With scant time left in the New York legislative session, legal online poker might come up just short for the second consecutive year.
Two steps forward for online poker…
Sen. John Bonacic’s online poker bill, S 3898, recently passed the Senate by a 54-8 vote. This past week, the Assembly Racing, Wagering and Gaming Committee got the online poker ball rolling in the lower chamber. The committee passed an online poker bill by a vote of 10-1. It had been introduced by Assemblymember J. Gary Pretlow back in February
The next stop for the Assembly bill (A 5250) is the Assembly Codes Committee, and if approved there it would move to the full Assembly for consideration.
It should go without saying that passage in the Senate and movement in the Assembly is a positive development.
However, leadership in the Assembly is having second thoughts. As a result, online poker’s chances have been significantly downgraded.
…and one step back
According to source chatter in Albany, Assembly Speaker Carl Heastie is now opposed to the online poker bill and may prevent it from progressing any further this session.
The reasons behind Heastie’s sudden concerns are unclear and seem to have surfaced following Thursday’s committee vote.
In an interview with Online Poker Report’s Matthew Kredell on Friday, Pretlow said he wasn’t sure where Heastie stands on the bill. But he did say there were lingering concerns in the Assembly over the constitutionality of the bill and whether the bad-actor language added by the Senate has enough teeth.
Pretlow handicapped the bill’s chances as slim, but not dead.
Time is of the essence for NY online poker
Even if the mystery issue can be resolved, time is running short. The legislature only has three scheduled working days left on its calendar: Monday, Tuesday, and Wednesday.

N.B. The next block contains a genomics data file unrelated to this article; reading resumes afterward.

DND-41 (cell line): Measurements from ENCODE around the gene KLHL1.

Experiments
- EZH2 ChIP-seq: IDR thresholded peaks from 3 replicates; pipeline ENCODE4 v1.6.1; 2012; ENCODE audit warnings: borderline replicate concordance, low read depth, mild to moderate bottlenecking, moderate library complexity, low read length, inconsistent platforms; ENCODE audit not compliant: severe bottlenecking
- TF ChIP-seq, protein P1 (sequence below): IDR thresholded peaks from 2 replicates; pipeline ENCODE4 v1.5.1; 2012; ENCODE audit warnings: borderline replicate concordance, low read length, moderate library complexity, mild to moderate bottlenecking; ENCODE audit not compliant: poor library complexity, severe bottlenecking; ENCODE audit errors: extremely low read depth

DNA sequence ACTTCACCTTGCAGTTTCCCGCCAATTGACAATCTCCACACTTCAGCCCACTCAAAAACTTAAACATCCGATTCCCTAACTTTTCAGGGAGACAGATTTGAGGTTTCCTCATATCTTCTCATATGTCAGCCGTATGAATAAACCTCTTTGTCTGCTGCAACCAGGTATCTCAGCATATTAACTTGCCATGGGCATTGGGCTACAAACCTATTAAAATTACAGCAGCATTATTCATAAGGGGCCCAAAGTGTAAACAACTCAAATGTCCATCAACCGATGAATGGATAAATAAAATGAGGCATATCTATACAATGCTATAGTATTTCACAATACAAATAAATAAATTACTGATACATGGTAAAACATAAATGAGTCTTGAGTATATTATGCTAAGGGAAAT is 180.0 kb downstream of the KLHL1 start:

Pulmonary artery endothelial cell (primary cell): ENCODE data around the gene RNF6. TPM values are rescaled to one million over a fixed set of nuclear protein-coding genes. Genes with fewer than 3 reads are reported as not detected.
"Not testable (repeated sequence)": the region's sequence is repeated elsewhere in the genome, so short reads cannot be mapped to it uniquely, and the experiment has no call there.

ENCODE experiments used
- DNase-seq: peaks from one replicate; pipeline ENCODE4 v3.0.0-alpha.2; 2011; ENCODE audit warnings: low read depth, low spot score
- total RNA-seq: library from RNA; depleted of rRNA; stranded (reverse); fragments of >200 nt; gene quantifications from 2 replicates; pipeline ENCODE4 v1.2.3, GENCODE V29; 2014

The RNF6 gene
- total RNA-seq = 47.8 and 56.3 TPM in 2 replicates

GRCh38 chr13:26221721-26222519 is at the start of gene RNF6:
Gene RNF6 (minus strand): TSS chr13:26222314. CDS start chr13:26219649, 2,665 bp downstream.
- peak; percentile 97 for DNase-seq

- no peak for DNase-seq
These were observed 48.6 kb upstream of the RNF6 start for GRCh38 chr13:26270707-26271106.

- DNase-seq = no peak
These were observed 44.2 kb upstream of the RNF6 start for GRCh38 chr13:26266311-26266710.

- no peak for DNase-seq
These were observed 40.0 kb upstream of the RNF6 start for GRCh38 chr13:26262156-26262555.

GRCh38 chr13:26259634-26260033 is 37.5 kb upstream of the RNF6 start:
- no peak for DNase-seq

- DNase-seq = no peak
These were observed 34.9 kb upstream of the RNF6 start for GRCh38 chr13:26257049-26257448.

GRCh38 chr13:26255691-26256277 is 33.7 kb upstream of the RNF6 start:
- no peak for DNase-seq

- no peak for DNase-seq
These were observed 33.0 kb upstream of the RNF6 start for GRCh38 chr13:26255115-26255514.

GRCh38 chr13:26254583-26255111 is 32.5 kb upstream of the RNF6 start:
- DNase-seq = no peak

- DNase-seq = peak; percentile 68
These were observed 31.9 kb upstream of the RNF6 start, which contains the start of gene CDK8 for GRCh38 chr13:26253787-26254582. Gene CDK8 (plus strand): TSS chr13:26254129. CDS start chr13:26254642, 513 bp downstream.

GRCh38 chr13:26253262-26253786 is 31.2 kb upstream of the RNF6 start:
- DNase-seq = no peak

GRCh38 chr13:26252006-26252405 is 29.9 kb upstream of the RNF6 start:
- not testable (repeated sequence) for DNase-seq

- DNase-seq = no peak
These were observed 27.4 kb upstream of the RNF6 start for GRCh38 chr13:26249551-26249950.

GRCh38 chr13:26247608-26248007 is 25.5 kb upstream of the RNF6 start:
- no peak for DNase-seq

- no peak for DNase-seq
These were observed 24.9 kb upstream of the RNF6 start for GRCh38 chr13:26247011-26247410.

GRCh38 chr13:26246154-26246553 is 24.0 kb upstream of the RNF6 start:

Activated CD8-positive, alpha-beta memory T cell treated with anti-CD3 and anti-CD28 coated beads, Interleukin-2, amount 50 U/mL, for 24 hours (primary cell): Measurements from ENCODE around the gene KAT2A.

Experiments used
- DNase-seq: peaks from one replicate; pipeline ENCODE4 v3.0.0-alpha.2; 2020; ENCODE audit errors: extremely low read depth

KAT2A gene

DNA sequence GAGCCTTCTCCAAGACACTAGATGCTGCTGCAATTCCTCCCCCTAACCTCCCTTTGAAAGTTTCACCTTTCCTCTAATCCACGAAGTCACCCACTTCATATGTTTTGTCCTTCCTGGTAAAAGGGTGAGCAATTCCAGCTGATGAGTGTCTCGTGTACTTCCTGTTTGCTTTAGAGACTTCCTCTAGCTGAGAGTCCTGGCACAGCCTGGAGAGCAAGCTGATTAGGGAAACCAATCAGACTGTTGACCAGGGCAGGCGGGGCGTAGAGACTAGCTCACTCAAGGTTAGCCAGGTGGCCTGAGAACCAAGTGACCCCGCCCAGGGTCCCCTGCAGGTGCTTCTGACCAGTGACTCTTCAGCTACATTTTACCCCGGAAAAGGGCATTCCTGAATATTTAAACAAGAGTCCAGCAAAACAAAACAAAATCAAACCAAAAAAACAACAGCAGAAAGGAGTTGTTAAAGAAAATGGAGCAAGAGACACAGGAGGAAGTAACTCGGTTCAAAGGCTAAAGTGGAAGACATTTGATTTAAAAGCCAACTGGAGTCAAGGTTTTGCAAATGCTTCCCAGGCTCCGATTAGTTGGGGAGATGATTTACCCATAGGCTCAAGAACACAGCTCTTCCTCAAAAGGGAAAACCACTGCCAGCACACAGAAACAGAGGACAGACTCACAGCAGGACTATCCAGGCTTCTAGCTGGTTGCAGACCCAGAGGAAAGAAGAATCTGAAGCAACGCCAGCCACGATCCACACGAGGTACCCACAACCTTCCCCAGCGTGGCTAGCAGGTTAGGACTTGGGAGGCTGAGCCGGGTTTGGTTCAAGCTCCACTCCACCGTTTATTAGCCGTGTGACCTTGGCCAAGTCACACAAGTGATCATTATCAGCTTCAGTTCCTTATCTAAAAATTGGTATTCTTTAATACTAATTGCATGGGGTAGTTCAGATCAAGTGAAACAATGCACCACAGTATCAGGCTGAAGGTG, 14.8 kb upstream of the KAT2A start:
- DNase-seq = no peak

If the bill is going to pass, these issues need to resolved, followed by fast legislative action.
Further complicating the situation: The Assembly bill as currently written is not a carbon copy of the legislation the Senate passed. Until the two bodies pass the same bill, they’re simply passing the baton back and forth.
The good news is the two bills are nearly identical. The only divergence is that the Senate’s bill possesses bad actor/tainted asset language and the Assembly bill doesn’t.
Of course, the Assembly bill could be amended to mirror the Senate bill before it passes, which Pretlow said he would do in his interview with OPR, even though he’s not enamored with the Senate’s recent amendment.[i15-table tableid=20717][i15-table tableid=19346]
If it can only get a vote
What makes the whole situation all the more frustrating is that whenever online poker has been brought up for a vote (in committee or in a full chamber) the legislation has passed quite easily.
In 2016, online poker legislation passed by a:
- 9-0 vote in the Senate Racing, Wagering and Gaming Committee
- 20-8 in the Senate Finance Committee
- 53-5 vote in the Senate
In 2017, online poker bills passed by a:
- 11-0 vote in the Senate Racing, Wagering and Gaming Committee
- 27-9 in the Senate Finance Committee
- 53-9 vote in the Senate
- 10-1 vote in the Assembly Racing, Wagering and Gaming Committee
On multiple occasions during the past two years, Pretlow has said there is more opposition to online poker in the Assembly than the Senate. He has gone so far as to say the votes weren’t there to pass the legislation in 2016.
But this rhetoric has never been tested. Looking at how the legislation has fared in other votes, it’s hard to believe the Assembly wouldn’t pass an online poker bill if it was brought up for a vote.